When I first listened to Deviations by Dominic Frasca, it sounded like yet another one of those guitar virtuoso releases where the guy is playing way too many notes for anything to really sink in. The kind where fast fingers and style points seem to be more the concern than actually creating something emotionally involving and where wow factor is quickly replaced by a shrug of the shoulders because you can't remember anything after the release is over. Luckily, I gave the disc several more listens, and in many places it revealed itself to be a much deeper and involving listen than I had thought previous.
Some people will probably get annoyed at the frenetic pace of the disc and leave it at that, especially after the first track "Dometude," which clocks in at just under two minutes and sounds like math rock by way of classical guitarist. But Frasca is no ordinary guitarist. Interestingly enough, he built the guitars that he uses on the release, and all the pieces on the disc were created without the use of overdubs. He taps, picks, and pulls the strings, and hits blocks of wood against the guitar body, at times creating tracks that are complex enough to sound like 3 or more people playing at the same time.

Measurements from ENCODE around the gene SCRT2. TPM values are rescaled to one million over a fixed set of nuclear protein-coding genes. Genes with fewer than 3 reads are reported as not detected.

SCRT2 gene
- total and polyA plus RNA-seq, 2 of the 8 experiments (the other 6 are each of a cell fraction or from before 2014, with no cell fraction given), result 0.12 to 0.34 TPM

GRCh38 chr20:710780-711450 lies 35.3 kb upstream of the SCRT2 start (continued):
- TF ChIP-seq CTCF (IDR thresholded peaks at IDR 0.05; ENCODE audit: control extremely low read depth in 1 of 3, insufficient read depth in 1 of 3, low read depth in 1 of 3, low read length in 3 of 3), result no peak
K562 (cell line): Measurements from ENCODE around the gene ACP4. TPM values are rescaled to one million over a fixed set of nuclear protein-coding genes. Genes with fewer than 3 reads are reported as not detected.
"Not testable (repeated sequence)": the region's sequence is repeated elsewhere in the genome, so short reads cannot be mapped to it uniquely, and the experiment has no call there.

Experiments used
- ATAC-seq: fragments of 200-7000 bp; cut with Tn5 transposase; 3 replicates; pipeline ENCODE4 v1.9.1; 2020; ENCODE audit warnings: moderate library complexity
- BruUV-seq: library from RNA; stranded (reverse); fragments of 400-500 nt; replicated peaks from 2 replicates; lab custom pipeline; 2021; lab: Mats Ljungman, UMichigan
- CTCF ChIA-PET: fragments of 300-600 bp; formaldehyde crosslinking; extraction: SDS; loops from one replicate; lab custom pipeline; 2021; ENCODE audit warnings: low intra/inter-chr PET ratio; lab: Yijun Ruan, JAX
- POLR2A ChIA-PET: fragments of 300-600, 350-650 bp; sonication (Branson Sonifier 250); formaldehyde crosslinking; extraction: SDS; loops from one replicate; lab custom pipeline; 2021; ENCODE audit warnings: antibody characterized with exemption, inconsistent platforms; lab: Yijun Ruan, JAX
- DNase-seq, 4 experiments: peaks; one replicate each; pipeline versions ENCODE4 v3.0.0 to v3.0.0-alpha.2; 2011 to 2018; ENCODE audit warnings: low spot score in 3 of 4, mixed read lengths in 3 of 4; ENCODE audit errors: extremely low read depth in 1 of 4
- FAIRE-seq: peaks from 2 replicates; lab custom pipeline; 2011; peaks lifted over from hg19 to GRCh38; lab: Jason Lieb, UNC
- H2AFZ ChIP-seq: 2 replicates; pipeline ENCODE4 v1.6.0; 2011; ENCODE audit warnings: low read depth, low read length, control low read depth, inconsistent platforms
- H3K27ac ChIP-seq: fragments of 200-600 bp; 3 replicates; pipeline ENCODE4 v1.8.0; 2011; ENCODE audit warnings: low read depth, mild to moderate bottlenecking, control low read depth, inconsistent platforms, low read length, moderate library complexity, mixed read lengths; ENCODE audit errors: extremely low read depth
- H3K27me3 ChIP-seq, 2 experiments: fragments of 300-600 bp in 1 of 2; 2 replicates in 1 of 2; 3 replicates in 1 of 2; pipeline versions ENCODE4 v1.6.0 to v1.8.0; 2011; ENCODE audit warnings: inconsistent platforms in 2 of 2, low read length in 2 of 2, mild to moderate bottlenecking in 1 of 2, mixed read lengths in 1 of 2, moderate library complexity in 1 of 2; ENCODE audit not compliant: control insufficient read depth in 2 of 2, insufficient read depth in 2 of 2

"Forced Entry" follows the aforementioned opening track, and at first it seems like it's going to move in nearly the same direction, but as it progresses, slight rhythmic changes and percussive elements (again, made with the guitar) liven it up as it moves from pretty plucked trance-like repetition to a middle-section that sounds like some sort of tribal drum machine programming before blending the two sides together during the latter third. Fortunately, "Lefty's Elegy" slows things down quite a bit after the first two tracks, and while it veers pretty close to new age, it's a welcome slowdown.
The centerpiece of the album is the twenty minute album-titled "Deviations," and after a somewhat draggy first half (where Frasca seems to retread the same sort of feel that "Forced Entry" presented), the piece hits a stride about halfway through and really shines as it takes on a more introspective feel. Frasca first made his entry with a cover of Steve Reich, and on this disc he tackles another of the minimal masters with a version of "Two Pages" by Philip Glass that works quite well with his repetitive style of playing. That said, Deviations is more for guitarist junkies than those looking for a minimalist fix. The guitar is an expressive instrument, but the release could have used even more variety in order to open things up a bit more. As it stands, it's no doubt an impressive achievement in playing the instrument, but does leave me feeling a bit glossed-over at times.